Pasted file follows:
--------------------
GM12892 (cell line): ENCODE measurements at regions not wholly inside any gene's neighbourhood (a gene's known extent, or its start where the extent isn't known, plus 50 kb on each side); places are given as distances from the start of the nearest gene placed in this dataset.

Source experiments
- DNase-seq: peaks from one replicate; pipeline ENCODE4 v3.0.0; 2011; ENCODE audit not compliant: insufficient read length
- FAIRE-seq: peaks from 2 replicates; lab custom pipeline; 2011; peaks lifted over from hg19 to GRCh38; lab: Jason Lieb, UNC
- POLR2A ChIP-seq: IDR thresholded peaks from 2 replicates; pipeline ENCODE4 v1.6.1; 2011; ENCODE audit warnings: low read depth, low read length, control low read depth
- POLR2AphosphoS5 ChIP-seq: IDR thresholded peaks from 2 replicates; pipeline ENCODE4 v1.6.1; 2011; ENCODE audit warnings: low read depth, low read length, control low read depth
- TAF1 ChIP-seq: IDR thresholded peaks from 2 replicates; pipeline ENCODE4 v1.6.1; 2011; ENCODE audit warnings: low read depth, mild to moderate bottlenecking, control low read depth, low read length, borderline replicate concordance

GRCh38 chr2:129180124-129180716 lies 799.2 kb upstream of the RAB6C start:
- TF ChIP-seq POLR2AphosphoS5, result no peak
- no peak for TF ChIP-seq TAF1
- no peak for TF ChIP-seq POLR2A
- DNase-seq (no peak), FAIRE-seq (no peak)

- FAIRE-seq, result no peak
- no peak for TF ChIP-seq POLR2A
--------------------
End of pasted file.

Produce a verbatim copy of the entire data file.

GM12892 (cell line): ENCODE measurements at regions not wholly inside any gene's neighbourhood (a gene's known extent, or its start where the extent isn't known, plus 50 kb on each side); places are given as distances from the start of the nearest gene placed in this dataset.

Source experiments
- DNase-seq: peaks from one replicate; pipeline ENCODE4 v3.0.0; 2011; ENCODE audit not compliant: insufficient read length
- FAIRE-seq: peaks from 2 replicates; lab custom pipeline; 2011; peaks lifted over from hg19 to GRCh38; lab: Jason Lieb, UNC
- POLR2A ChIP-seq: IDR thresholded peaks from 2 replicates; pipeline ENCODE4 v1.6.1; 2011; ENCODE audit warnings: low read depth, low read length, control low read depth
- POLR2AphosphoS5 ChIP-seq: IDR thresholded peaks from 2 replicates; pipeline ENCODE4 v1.6.1; 2011; ENCODE audit warnings: low read depth, low read length, control low read depth
- TAF1 ChIP-seq: IDR thresholded peaks from 2 replicates; pipeline ENCODE4 v1.6.1; 2011; ENCODE audit warnings: low read depth, mild to moderate bottlenecking, control low read depth, low read length, borderline replicate concordance

GRCh38 chr2:129180124-129180716 lies 799.2 kb upstream of the RAB6C start:
- TF ChIP-seq POLR2AphosphoS5, result no peak
- no peak for TF ChIP-seq TAF1
- no peak for TF ChIP-seq POLR2A
- DNase-seq (no peak), FAIRE-seq (no peak)

- FAIRE-seq, result no peak
- no peak for TF ChIP-seq POLR2A